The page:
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Soda Can Germs: Investigation Finds Surprising Bacteria

Hear what a local doctor has to say about the bacteria found on soda cans.

We hear a lot about the health risks of drinking soda, but what about the cans themselves?

A CBS TV station tested soda cans bought at a variety of common locations and found stenotrophomonas maltophilia, pseudomonas luteola and enterobacter cloacae, on the tops of soda cans.

Connie Cutler, Director of Infection Prevention for Main Line Health, told CBSPhilly that these kinds of germs are usually only a danger to people with compromised immune systems.

So it looks like it’s a good idea to wash that can before you drink, but most people should be OK if they don’t.

In case these long scientific names don’t mean much to you. Here’s the the National Library of Medicine and National Institutes of Health say about them:

  • Stenotrophomonas maltophilia: “Stenotrophomonas maltophilia is an emerging multidrug-resistant global opportunistic pathogen.”
  • Pseudomonas luteola: “Chryseomonas luteola has only rarely been reported as a human bacterial pathogen.”
  • Enterobacter cloacae: “Enterobacter cloacae is not a primary human pathogen but has been considered to be an important cause of nosocomial infections.”



bigben February 18, 2013 at 11:55 PM
this is stupid science. When you pop the tab into the soda, the acidity of the soda will kill off some germs. Then your stomach acid will take care of the rest. So the correct experiment would've been to dip the tab into the soda, and stomach acid, before testing for growth on a nutrient rich agar plate.
Douglas J. Trainor February 19, 2013 at 05:04 AM
Some could go airborne and end up in the nose, nasal passages, lungs, eyes. Then there are the ducts in the mouth. Standard disclaimer for compromised immune systems, the very young, the very old -- very likely not a big problem otherwise. But not all soda is so acidic. I've seen a lot of soot from diesel trucks on the bottom of the circular can groove, depending on how the cans were stored or transported.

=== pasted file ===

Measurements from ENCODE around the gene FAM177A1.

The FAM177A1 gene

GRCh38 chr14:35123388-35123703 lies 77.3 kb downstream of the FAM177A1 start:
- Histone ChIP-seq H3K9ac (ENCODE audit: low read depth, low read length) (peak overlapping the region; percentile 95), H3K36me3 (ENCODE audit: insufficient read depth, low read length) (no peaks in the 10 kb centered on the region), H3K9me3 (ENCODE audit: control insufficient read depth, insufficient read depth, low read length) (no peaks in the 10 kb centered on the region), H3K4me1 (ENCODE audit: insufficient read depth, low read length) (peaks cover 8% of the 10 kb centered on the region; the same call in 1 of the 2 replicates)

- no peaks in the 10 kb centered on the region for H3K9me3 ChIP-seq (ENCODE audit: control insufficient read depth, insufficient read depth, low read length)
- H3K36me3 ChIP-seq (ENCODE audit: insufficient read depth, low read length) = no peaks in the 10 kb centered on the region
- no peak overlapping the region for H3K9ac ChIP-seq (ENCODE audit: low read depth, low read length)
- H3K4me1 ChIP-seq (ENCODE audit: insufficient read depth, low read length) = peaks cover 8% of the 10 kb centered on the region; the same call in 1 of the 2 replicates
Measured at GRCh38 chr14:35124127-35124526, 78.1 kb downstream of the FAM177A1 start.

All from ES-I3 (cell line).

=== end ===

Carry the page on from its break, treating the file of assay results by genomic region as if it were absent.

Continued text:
Mr. Ed February 19, 2013 at 11:49 AM
I'm glad I only drink beer out of a can. The alcohol probably kills all those germs as it's going down my throat.
Joe Phoenix February 19, 2013 at 12:47 PM
Soda can germs! Not Beer can germs. You should be safe.
Catherine February 19, 2013 at 12:56 PM
This is shocking? That the tops of cans are filthy?
Douglas J. Trainor February 19, 2013 at 02:47 PM
Any can with a pull top, as the pull tabs are harder to clean than the circular grooves. And any food can that you open with a can opener too. Can openers harbor the same pathogens, unless cleaned religiously.
Josh February 19, 2013 at 02:59 PM
AOL is the parent company of Patch and Huffington. They just posted their first quarterly profit in a zillion quarters. This type of filler article is not going to help AOL continue (start) its turnaround. This isn't even a long enough BS read for the privvy...
Douglas J. Trainor February 19, 2013 at 03:17 PM
Forget can tops for a moment, self-serve drink dispensers at fast food restaurants are filthy. The spot where you press your finger is filthy from fingers. The piece that presses up against the cup is filthy from refills. And one study measured coliform bacteria in 48% of the beverages you'd be drinking. Here's a popular press article with a link to the research article -- "48% of Fast Food Soda Fountains Contain Bacteria that Grew in Feces" -- http://bit.ly/LwpC0u